Improving Student Reflection in Experiential Learning Reports in Post-Secondary Institutions

  •  Rebecca Tiessen    


Work-integrated learning options—or experiential learning—(such as co-operative education, practicum placements, and community service learning/volunteer placements) offer much scope for enhancing educational opportunities for post-secondary students to learn about the workplace and to develop skills that may contribute to their future employability. However, community service learning (CSL) placements and co-operative education (co-op) programs, among other forms of experiential learning, offer so much more than the practical outcomes of skills-development and résumé-building. They provide a space for reflexivity on the student’s positionality in relation to privilege and national and/or global citizenship identity-formation; for critical reflection on ethical issues; for the promotion of social justice; and for praxis (the application of knowledge). The research presented in this article is an evaluation of two sets of experiential learning reflection assignments: co-op work-term reports (from 2nd, 3rd, 4th year and graduate students) and CSL papers (assignments submitted for a fourth year class I taught in winter 2016 on experiential learning). I examine the common themes and differences between these two sets of assignments with particular attention to the preparation and facilitation of learning in both instances, and the difference this preparation makes in terms of the student’s critical reflection.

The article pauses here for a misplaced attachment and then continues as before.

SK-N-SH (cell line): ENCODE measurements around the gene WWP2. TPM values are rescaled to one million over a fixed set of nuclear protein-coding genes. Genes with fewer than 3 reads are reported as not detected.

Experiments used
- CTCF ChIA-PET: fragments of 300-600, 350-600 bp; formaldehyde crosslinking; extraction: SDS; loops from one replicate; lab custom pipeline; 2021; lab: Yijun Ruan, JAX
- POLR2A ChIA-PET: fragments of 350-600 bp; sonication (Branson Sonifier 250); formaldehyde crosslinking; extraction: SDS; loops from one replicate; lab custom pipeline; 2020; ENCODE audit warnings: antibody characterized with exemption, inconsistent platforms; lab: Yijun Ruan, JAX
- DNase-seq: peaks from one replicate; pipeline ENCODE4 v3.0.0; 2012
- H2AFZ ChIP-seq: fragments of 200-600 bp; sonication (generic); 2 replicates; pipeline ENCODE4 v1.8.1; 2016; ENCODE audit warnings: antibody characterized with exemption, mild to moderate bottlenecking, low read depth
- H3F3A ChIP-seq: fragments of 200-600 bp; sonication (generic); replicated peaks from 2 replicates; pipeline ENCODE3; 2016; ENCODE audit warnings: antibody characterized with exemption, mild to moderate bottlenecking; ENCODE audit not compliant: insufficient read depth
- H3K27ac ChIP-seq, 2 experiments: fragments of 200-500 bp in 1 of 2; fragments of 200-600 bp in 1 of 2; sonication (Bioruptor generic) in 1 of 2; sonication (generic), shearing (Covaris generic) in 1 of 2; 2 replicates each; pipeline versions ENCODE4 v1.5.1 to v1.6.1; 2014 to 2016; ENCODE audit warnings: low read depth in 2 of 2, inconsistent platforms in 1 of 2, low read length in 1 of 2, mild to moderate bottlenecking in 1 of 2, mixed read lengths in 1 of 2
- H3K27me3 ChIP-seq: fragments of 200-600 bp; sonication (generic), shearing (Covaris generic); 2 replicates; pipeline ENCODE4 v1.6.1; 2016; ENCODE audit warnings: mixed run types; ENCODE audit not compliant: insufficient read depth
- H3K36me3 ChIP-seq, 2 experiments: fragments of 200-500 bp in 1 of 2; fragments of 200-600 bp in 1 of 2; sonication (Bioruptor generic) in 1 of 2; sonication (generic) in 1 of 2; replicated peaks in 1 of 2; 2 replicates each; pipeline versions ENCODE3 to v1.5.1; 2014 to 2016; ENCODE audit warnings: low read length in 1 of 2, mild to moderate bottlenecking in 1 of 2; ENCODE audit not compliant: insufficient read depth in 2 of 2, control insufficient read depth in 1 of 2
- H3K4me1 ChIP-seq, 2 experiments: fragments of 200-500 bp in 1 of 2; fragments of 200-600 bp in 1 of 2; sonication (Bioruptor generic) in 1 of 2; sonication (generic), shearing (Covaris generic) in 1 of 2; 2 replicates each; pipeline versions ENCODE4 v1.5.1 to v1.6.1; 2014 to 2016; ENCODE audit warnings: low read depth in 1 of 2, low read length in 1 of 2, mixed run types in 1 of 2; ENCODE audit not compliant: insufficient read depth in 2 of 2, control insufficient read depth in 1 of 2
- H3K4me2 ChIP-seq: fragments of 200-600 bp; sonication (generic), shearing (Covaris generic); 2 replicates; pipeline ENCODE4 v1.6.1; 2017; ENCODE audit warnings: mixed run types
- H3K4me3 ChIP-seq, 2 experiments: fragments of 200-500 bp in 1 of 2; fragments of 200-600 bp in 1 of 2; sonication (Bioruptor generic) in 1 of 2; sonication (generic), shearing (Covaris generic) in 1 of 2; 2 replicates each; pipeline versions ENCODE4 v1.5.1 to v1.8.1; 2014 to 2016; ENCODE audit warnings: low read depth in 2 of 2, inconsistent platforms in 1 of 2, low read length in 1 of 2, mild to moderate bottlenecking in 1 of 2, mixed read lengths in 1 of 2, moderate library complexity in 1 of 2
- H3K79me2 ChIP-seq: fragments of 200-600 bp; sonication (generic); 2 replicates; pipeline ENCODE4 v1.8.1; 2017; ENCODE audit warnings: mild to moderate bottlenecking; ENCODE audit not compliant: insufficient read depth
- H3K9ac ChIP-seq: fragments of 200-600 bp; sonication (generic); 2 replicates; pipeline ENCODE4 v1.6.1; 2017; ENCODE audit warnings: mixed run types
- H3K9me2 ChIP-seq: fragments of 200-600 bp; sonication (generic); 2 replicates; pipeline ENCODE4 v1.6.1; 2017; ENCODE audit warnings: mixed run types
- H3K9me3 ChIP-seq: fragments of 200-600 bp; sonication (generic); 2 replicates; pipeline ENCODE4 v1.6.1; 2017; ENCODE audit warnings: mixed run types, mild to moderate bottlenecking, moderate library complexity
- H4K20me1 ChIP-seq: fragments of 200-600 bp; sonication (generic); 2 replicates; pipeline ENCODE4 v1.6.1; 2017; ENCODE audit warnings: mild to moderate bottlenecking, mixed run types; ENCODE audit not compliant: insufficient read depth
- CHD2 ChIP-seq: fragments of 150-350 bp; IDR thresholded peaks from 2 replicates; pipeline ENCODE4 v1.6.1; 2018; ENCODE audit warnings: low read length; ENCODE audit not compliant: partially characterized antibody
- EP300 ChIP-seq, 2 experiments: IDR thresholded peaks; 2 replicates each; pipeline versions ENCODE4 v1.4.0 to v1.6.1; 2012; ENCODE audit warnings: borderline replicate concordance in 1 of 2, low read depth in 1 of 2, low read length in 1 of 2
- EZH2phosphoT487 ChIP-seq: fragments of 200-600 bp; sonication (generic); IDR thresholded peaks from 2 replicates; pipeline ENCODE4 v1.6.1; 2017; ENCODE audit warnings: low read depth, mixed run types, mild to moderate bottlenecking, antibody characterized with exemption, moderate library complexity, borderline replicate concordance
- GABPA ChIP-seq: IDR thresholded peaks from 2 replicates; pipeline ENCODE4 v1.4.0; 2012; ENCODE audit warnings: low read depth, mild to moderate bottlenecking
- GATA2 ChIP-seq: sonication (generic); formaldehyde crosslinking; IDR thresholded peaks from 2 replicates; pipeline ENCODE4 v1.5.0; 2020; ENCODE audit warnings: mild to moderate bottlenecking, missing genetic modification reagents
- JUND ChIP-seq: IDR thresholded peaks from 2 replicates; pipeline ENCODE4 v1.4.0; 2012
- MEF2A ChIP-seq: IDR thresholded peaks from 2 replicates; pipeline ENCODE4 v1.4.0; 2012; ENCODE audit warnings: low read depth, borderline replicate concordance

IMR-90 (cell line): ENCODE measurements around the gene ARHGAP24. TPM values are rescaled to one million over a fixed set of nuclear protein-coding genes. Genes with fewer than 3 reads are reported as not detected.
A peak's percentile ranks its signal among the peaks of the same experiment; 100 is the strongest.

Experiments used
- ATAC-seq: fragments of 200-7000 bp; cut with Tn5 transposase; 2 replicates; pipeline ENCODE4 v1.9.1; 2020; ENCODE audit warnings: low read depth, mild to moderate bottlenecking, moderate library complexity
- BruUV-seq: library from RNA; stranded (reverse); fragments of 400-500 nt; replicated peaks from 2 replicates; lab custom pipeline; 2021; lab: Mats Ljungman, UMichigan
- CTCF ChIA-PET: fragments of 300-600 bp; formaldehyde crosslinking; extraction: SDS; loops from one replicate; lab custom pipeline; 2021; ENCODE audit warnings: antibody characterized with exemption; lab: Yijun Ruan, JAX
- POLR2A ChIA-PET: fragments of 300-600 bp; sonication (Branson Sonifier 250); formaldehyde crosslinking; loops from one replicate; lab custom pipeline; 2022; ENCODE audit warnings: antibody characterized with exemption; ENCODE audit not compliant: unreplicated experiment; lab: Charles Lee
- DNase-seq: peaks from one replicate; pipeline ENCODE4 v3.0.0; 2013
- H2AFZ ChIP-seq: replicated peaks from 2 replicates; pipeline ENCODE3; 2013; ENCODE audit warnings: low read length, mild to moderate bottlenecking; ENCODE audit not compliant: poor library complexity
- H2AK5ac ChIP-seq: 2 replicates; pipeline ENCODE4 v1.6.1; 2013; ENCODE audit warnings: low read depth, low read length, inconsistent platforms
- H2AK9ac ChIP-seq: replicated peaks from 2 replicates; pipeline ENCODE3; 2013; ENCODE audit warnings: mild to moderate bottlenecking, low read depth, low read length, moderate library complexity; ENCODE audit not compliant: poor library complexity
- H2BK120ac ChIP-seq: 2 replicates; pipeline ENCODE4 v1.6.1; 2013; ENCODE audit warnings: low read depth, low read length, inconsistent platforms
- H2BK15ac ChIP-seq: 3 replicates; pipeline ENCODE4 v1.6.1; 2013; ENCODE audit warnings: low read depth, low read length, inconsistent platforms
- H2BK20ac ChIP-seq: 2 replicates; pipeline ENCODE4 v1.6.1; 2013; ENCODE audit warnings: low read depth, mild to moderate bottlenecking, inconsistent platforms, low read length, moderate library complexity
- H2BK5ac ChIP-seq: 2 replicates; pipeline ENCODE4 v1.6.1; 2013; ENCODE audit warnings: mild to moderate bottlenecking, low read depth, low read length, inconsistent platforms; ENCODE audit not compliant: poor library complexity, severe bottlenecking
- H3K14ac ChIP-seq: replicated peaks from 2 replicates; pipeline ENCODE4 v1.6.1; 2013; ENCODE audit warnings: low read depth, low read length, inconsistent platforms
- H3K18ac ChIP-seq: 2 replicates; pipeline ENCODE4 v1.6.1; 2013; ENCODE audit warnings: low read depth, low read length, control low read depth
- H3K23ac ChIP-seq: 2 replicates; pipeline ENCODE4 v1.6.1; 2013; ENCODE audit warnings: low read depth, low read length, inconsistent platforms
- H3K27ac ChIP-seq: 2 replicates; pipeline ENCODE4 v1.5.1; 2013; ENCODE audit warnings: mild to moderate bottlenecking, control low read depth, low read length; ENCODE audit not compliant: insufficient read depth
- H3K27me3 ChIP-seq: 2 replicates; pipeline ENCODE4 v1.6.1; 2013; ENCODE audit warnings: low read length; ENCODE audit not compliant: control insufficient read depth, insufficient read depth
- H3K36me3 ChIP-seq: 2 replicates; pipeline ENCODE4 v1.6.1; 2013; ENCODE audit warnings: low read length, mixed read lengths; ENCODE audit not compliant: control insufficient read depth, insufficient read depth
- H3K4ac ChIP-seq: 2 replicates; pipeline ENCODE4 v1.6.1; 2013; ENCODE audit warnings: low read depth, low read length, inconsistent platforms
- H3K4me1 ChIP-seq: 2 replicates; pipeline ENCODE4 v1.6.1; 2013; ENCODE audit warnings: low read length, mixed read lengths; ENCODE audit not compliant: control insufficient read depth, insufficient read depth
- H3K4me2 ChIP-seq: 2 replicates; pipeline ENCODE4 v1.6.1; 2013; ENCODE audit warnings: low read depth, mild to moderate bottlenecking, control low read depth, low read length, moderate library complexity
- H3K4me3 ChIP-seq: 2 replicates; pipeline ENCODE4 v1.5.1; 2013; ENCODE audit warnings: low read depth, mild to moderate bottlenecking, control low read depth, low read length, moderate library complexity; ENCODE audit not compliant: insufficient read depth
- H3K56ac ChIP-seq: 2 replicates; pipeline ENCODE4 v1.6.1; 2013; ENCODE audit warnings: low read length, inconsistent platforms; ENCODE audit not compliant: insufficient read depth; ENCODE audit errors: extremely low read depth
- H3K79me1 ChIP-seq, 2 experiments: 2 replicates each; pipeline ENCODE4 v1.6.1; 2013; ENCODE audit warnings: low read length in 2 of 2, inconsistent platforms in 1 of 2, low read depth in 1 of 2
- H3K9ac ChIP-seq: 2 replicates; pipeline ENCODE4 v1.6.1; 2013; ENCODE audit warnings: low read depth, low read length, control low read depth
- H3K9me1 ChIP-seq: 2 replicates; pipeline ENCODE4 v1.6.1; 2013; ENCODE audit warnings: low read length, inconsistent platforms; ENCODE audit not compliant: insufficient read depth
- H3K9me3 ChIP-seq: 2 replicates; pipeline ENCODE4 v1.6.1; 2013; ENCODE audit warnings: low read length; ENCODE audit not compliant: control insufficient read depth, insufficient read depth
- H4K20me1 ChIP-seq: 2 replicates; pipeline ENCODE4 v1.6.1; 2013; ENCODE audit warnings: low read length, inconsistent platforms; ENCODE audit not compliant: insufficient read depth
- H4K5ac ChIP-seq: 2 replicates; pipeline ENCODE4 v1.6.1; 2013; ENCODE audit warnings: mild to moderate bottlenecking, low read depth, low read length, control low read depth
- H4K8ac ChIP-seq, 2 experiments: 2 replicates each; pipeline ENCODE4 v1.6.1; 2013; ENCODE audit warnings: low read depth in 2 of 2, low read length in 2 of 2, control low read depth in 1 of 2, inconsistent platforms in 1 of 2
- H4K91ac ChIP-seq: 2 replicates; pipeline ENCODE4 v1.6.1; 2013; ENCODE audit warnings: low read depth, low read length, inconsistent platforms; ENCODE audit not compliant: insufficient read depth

This work is licensed under a Creative Commons Attribution 4.0 License.
  • ISSN(Print): 1927-5250
  • ISSN(Online): 1927-5269
  • Started: 2012
  • Frequency: bimonthly

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